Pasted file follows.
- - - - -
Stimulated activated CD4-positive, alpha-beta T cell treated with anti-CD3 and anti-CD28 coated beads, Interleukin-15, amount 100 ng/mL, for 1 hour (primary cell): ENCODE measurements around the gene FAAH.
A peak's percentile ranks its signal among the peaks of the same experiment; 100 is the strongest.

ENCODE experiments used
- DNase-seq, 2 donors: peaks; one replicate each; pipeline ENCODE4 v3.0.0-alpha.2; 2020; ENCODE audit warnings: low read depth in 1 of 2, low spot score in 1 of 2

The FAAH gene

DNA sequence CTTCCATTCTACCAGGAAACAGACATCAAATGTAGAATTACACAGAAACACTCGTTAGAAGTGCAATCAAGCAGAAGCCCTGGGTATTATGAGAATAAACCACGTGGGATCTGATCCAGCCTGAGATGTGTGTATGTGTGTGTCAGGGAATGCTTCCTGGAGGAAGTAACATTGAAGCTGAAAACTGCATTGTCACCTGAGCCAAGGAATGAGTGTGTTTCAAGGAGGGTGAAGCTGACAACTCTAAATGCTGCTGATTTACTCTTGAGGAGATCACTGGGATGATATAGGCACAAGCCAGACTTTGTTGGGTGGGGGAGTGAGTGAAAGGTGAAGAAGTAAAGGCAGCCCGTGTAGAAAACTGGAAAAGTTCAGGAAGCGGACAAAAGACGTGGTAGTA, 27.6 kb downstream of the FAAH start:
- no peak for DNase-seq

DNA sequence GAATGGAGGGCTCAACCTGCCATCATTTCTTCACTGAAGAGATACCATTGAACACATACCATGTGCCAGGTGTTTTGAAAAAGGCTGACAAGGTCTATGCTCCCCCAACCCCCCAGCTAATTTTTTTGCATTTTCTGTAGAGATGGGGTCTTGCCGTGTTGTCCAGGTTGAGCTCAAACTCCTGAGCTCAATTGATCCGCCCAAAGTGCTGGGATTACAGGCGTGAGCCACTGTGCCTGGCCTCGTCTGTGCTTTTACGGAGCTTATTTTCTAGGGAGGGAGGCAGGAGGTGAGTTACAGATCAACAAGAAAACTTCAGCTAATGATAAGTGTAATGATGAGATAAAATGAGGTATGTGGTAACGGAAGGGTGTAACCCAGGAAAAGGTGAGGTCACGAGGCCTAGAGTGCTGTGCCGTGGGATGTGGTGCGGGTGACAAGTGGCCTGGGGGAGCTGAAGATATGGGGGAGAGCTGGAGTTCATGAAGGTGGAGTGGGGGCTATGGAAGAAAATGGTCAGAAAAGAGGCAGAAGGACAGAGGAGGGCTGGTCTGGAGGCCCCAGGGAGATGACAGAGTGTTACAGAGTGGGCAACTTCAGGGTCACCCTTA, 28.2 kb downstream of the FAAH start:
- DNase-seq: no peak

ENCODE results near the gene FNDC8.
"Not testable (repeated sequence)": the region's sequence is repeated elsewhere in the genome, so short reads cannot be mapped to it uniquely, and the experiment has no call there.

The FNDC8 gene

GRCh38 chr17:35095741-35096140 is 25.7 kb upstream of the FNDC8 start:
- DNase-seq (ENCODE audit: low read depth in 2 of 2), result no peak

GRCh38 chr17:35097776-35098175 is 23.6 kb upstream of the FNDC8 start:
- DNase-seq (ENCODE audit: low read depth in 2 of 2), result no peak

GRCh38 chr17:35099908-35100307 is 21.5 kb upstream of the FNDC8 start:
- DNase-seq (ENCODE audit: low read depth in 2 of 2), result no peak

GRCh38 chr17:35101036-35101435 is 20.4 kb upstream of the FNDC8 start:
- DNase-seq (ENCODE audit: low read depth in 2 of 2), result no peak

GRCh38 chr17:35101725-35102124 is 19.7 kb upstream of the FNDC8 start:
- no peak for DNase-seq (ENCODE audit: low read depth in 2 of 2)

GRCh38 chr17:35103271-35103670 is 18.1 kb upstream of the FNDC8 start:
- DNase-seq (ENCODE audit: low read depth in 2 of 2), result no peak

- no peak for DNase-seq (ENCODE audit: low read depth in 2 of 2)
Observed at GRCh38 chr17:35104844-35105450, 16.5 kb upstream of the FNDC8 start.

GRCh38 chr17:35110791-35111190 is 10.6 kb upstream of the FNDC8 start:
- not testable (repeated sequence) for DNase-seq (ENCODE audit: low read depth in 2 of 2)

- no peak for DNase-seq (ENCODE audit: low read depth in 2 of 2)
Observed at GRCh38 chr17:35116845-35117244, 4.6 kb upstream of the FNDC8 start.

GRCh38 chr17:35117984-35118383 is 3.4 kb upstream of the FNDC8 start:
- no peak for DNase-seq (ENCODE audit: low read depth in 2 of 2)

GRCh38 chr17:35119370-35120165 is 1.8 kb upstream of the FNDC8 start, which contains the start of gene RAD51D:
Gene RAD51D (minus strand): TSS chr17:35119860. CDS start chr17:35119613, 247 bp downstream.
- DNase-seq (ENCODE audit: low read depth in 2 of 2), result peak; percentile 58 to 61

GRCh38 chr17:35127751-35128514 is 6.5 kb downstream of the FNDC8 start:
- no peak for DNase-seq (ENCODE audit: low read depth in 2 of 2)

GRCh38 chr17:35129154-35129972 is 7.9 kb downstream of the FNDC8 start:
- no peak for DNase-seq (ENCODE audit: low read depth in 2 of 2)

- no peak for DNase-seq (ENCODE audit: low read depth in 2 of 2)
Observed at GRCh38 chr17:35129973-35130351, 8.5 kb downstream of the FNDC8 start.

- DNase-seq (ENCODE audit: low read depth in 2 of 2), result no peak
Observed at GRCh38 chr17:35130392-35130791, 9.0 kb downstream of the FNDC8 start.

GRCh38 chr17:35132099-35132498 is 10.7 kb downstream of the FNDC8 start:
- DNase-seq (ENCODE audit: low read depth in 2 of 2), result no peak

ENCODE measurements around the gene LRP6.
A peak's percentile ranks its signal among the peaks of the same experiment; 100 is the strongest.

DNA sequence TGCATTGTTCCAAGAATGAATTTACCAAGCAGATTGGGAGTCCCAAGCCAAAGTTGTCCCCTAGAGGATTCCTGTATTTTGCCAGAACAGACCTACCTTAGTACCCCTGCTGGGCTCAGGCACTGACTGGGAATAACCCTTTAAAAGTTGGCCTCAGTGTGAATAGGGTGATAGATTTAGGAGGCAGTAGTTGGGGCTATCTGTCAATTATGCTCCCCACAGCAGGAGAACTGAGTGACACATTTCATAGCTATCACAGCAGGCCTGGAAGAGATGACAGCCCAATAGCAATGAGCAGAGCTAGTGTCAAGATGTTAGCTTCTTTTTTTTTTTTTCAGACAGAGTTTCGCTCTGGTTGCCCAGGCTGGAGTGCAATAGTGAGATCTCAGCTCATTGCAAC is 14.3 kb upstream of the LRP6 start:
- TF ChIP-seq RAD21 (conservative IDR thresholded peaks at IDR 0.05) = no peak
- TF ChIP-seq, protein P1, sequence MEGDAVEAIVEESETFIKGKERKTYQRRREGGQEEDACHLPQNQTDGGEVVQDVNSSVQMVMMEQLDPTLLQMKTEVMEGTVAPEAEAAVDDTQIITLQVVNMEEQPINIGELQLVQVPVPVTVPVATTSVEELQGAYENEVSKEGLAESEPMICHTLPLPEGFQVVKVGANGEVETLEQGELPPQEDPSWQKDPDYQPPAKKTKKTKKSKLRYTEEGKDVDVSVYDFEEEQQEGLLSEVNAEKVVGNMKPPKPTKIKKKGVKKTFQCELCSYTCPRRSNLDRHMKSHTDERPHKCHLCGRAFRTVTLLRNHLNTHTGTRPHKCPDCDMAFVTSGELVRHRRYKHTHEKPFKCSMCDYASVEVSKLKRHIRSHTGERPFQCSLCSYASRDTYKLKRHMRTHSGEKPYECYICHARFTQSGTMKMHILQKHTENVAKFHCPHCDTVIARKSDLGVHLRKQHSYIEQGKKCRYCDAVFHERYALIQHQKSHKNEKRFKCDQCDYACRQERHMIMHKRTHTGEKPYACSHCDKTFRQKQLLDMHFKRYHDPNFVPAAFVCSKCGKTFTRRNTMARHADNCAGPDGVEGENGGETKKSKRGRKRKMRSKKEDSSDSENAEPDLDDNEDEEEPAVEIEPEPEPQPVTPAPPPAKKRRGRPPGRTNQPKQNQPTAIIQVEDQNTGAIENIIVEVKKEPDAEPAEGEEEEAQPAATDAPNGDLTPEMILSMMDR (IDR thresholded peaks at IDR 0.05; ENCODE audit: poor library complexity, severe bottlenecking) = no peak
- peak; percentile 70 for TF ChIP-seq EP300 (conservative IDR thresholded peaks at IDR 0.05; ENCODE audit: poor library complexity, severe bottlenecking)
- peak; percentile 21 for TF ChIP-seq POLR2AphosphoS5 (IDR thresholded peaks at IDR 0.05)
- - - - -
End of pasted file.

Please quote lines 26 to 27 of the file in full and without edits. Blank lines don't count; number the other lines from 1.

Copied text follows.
Observed at GRCh38 chr17:35104844-35105450, 16.5 kb upstream of the FNDC8 start.

GRCh38 chr17:35110791-35111190 is 10.6 kb upstream of the FNDC8 start: